Utilising WDM technology, FS 10G BiDi SFP+ transceiver features a single fibre port directly on the transceiver itself. This technology employs two distinct wavelengths: one for upstream and one for downstream communication, enabling bidirectional data transmission over a single fibre. FS 10G BiDi SFP+ transceivers are offered in four configurations: 1270nm-TX/1330nm-RX, 1330nm-TX/1270nm-RX, 1490nm-TX/1550nm-RX, and 1550nm-TX/1490nm-RX. Detailed parameters are outlined in the chart below:

WavelengthMax. Data RateAvailable DistanceConnectorOptical ComponentsDOM SupportProtocols
1270nm-TX/1330nm-RX10.3125Gbps10km, 20km, 40km, 60kmLC simplexDFB BiDiYesSFP+ MSA Compliant, CPRI, eCPRI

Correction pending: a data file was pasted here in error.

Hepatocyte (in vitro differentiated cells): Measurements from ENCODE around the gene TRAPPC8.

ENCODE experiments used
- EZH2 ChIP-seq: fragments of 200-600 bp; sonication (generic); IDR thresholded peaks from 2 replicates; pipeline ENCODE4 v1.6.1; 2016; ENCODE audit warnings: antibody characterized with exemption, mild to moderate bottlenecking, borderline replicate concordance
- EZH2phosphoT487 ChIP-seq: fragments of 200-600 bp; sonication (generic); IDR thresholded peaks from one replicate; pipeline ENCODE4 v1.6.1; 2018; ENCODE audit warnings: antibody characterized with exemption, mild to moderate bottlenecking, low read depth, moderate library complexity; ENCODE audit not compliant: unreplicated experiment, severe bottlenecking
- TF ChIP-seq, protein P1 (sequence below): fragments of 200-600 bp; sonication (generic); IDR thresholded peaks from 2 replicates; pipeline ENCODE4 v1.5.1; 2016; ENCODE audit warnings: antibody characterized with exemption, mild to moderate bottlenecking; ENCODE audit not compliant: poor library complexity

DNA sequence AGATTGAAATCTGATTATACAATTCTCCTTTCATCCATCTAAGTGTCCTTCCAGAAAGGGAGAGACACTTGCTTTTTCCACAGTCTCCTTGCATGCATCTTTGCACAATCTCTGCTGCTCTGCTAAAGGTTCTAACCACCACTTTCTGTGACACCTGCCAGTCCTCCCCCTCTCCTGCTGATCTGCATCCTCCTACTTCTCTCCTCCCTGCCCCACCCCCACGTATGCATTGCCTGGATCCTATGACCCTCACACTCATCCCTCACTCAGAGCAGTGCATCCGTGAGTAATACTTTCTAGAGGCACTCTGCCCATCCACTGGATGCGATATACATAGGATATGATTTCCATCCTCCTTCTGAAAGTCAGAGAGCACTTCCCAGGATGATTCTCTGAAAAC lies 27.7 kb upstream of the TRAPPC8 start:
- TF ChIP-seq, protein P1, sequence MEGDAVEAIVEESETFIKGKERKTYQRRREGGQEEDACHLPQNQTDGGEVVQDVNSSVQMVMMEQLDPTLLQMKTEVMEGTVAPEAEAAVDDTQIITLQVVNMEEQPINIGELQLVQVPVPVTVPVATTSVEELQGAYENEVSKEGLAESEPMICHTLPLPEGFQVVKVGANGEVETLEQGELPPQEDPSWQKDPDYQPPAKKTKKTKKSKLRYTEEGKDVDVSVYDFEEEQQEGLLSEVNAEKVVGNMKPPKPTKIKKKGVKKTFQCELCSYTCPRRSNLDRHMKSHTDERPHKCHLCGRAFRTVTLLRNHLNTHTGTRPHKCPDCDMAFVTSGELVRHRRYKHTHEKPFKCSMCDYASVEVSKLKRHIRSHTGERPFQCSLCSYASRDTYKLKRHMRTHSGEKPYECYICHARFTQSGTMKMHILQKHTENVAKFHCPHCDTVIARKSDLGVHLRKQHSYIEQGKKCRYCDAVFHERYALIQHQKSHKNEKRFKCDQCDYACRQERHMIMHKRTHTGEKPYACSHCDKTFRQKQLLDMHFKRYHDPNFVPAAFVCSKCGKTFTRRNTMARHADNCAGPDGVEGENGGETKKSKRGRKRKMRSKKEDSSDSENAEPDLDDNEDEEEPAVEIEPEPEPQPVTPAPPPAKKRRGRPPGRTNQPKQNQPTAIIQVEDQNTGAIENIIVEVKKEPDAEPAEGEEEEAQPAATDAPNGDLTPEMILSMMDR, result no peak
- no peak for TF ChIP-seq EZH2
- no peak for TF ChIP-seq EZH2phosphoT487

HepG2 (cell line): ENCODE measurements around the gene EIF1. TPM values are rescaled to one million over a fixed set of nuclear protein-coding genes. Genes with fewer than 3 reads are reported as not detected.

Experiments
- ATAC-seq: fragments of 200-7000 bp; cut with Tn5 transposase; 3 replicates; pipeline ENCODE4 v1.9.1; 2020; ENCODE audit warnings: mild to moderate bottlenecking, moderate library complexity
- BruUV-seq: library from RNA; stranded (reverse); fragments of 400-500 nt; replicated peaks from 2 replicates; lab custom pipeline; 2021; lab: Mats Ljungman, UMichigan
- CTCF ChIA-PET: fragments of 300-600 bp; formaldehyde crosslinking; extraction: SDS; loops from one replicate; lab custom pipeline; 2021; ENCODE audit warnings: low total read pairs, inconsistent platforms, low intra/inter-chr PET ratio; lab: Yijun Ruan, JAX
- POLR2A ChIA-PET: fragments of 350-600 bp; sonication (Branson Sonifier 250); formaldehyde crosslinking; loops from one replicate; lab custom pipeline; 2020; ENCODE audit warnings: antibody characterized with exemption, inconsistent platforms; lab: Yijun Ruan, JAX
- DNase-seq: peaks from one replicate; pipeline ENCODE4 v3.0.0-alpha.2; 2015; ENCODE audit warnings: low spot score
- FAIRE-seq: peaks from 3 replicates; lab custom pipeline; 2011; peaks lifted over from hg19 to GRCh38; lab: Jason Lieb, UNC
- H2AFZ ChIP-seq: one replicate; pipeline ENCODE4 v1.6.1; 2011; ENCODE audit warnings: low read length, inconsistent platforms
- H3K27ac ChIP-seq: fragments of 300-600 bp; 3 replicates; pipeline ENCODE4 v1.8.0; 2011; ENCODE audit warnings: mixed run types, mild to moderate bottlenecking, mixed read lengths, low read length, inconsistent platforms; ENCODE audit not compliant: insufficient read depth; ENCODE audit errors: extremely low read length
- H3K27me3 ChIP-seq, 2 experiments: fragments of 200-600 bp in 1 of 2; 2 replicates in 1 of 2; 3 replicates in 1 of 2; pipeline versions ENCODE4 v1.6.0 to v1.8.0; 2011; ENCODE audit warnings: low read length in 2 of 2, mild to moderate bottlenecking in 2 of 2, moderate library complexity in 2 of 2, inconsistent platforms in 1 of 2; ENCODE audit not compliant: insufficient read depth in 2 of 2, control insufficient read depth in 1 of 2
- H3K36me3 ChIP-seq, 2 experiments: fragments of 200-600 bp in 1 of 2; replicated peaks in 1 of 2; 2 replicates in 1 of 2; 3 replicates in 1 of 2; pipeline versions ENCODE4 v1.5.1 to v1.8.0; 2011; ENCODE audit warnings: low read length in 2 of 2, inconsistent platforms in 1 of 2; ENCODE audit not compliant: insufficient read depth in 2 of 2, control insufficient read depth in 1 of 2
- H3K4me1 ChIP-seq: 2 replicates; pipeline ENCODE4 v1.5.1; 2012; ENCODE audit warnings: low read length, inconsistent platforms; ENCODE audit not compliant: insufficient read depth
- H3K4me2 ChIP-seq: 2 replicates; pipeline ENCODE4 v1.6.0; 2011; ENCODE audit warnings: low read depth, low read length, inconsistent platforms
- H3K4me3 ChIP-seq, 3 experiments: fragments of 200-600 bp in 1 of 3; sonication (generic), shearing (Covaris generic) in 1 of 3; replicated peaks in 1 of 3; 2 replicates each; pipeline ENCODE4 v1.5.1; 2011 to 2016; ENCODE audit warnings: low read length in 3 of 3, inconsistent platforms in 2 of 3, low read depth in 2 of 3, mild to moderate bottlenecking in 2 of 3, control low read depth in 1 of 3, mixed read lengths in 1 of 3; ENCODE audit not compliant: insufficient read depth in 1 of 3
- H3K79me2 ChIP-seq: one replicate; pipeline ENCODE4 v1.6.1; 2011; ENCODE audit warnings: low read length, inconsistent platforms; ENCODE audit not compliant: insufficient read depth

1330nm-TX/1270nm-RX10.3125Gbps10km, 20km, 40km, 60kmLC simplexDFB BiDiYesSFP+ MSA Compliant, CPRI, eCPRI
1490nm-TX/1550nm-RX10.3125Gbps80km, 100kmLC simplexDFB BiDiYesSFP+ MSA Compliant, CPRI, eCPRI
1550nm-TX/1490nm-RX10.3125Gbps80km, 100kmLC simplexDFB BiDiYesSFP+ MSA Compliant, CPRI, eCPRI

Note: BiDi transceivers must be used in pairs, which means if you use 1270nm-TX/1330nm-RX at one end, the other end of the link must be a 1330nm-TX/1270nm-RX transceiver.

Platform Support

FS 10G SFP+BiDi transceivers support multiple device brands including Cisco, Juniper, Brocade, Dell, Extreme, HW, Ciena, FS and other switch vendors.

FSS5850 SeriesT5850-48S6Q-R
CiscoWS SeriesWS-C4500X-24X-ES
CiscoWS SeriesWS-C3850-48XS-F-E
CiscoWS SeriesWS-X4904-10GE
CiscoNexus SeriesNexus 9000 N9K-C9396PX
CiscoNexus SeriesNexus 7000 N77-F348XP-23
CiscoASR SeriesASR 9000 A9K-RSP440-TR